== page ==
The 2020 finalists for the Pitch, the Colleges’ entrepreneurial leadership contest, have created products and services that will make strides to empower women, help communities feel more safe and improve students’ career preparedness. For the first time in the eight-year history of the competition, all of the finalists are William Smith students.
Having refined their ideas with help from industry professionals in the HWS Alum Network who serve as “Pitch mentors,” the six entrepreneurs – seated on four teams – will present their innovative business ideas to a panel of experts on Thursday, March 5 in the Vandervort Room of the Scandling Campus Center. The winning pitch will take home a $10,000 prize.
The Pitch competition is a Centennial Center program.
This year’s finalists include:
Kathleen Liech ’22, Girls Pride Foundation
In high school, Liech traveled to Samburu, Kenya to conduct in-person interviews about female genital mutilation (FGM). The experience made a significant impact on Liech, and catalyzed her decision to found the Girls Pride Foundation, a nonprofit organization based in Northern Kenya that raises awareness to eradicate FGM by supporting women who have suffered the effects of this practice and promoting empowerment through education. Already, the foundation hosts two seminars a year in which they supply sanitary pads and host group peer sessions. Liech intends to expand the foundation by creating a market space for women of the Samburu community to sell their beadwork, fostering entrepreneurship and providing a sustainable revenue source that will be used to create a community center.
“We aim to give these girls a chance to be free from FGM, an opportunity go to school and to give the older women an opportunity to make income and be self-reliant,” Liech says. Her Pitch mentor is Founder and CEO of One Bead Sara Wroblowski ’13, who won the Pitch competition in 2012.
Hannah Bini ’20, Chloe Emler ’20 and Addison Gilbard ’20, Exit 42 Media
During the 2019 Summer Sandbox, the Centennial Center’s accelerator program, Bini, Emler and Gilbard developed Exit 42 Media – a multimedia company focused on creating TV show scripts with a proof of concept. Initially, Exit 42 Media creates multimedia content, such as a comic book, podcast, video series, book or virtual reality story. When the project picks up an established following and proof of sales, the multimedia company then develops a script.
“Technology is changing how stories can be consumed, which is why we are utilizing it to create media for the modern era,” Bini, Emler and Gilbard write in their project proposal. Netflix has already begun to apply this model. In 2019, the streaming platform released the original series “Dirty John,” an adaptation of the podcast of the same name released by the L.A. Times that more than 10 million people had downloaded. Bini, Emler and Gilbard met their Pitch Mentor, director of original documentary programming at Netflix Zana Lawrence, in Los Angeles through the Salisbury Center’s Behind the Scenes program.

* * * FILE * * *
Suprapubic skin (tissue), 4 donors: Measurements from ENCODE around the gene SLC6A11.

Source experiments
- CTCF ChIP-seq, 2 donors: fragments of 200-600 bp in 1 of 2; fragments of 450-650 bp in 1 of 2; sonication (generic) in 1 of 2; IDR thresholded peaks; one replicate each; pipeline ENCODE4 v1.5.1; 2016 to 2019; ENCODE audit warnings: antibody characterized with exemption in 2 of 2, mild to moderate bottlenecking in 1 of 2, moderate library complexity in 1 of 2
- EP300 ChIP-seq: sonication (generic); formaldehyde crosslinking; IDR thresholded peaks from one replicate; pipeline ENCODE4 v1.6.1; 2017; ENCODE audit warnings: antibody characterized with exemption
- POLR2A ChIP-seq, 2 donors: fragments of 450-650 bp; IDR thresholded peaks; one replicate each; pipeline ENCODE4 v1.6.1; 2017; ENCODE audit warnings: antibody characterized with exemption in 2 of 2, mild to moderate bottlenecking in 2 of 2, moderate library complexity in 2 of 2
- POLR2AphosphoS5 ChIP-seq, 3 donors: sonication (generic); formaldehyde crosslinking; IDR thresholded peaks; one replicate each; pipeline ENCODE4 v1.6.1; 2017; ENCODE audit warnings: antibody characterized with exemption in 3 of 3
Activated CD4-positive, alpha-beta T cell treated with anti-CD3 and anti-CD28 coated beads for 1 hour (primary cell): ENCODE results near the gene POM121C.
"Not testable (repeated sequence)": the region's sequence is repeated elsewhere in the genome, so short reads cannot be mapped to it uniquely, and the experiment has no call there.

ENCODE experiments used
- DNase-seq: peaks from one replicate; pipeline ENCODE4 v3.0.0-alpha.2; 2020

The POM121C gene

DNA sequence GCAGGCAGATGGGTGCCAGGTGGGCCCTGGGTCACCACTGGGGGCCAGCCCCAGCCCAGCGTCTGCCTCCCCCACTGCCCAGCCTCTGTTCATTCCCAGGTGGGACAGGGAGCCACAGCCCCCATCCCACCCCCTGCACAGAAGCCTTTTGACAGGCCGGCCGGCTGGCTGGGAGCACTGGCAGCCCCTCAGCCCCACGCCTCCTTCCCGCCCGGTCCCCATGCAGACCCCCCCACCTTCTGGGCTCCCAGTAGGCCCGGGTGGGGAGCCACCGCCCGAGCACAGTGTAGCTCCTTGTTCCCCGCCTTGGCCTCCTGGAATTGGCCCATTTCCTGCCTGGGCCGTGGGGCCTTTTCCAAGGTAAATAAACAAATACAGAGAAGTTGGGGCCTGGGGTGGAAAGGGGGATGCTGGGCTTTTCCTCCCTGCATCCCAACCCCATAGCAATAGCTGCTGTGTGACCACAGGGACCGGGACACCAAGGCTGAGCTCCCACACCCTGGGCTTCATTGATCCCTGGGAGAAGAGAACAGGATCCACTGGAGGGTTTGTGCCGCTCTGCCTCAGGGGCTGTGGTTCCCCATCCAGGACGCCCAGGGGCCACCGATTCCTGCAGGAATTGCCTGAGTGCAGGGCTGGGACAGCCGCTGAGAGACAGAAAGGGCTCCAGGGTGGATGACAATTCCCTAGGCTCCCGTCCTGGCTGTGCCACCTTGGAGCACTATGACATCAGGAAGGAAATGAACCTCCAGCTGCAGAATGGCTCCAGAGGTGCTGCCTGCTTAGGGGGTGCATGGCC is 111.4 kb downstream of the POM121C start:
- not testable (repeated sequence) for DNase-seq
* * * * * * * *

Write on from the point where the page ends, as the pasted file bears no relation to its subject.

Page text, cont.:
As other streaming services enter the market, Bini, Emler and Gilbard will be poised to meet their content demand. Exit 42 Media will also emphasize equitable gender representation, both in their scripts and behind the scenes.
Maya Weber ’20, Syndéseis
During her sophomore year at the Colleges, Weber participated in the NYC Finance Experience facilitated by the Salisbury Center for Career, Professional and Experiential Education. Over the four-day trek, Weber met more than 50 HWS community members who work for major firms in the financial services industry. There, she made a connection that helped her land an internship as a summer analyst at Bank of America. Now, Weber has created Syndéseis, an online portal that assists in the organizational management, tracking and teaching of the networking process through mentor/counselor feedback. The name, Syndéseis, means connections in Greek. Her proposal aims to help individuals strengthen and utilize the connections they already have and those they will create.
“At Syndéseis, our goal is to assist students and young professionals through the process of intentional, purposeful networking, because networking is more than identifying a connection, it is creating a meaningful and long-lasting relationship,” Weber says. Her Pitch mentor is vice president of Samsung Electronics America Ted Brodheim ’82.
Nicole Wright ’20, Emeritus Fire Gear
Wright has been a volunteer member of the Geneva Fire Department since she turned 18. She has responded to numerous calls in the community, including a February 2019 dispatch to help deliver a baby during a severe snowstorm. Her experience has taught her that seconds matter when first responders are answering a distress call. In order to improve response times, Wright has redesigned a piece of firefighters’ gear called the Nomex. Emeritus Fire Gear will design and sell a sweatshirt with a flame-resistant hood that firefighters can wear casually, allowing them to readily apply their equipment before being dispatched to a call. “Since a fire doubles in size every 30 seconds, this will make a major difference in response times for first responders and will ultimately save lives,” Wright says. Her Pitch mentor is director of sales at Hudson Sutler Jake Lecky ’10.
Established in 2012, past winners of The Pitch have gone on to launch a test-prep company in Ghana, provide scholarships and leadership training to youth in Boston, Mass., and develop a life-saving buoy prototype for detecting drowning victims.
This year’s judges are Thomas S. Bozzuto ’68, L.H.D. ’18, Chairman and Co-Founder of The Bozzuto Group; Jane M. Erickson ’07, Director of The Rippel Foundation; David A. Kaplan ’83, Co-Founder and CEO of PureSolo Ltd. and Murge LLC; and philanthropist Josephine Grayson P’18.
The final competition on March 5 will be livestreamed.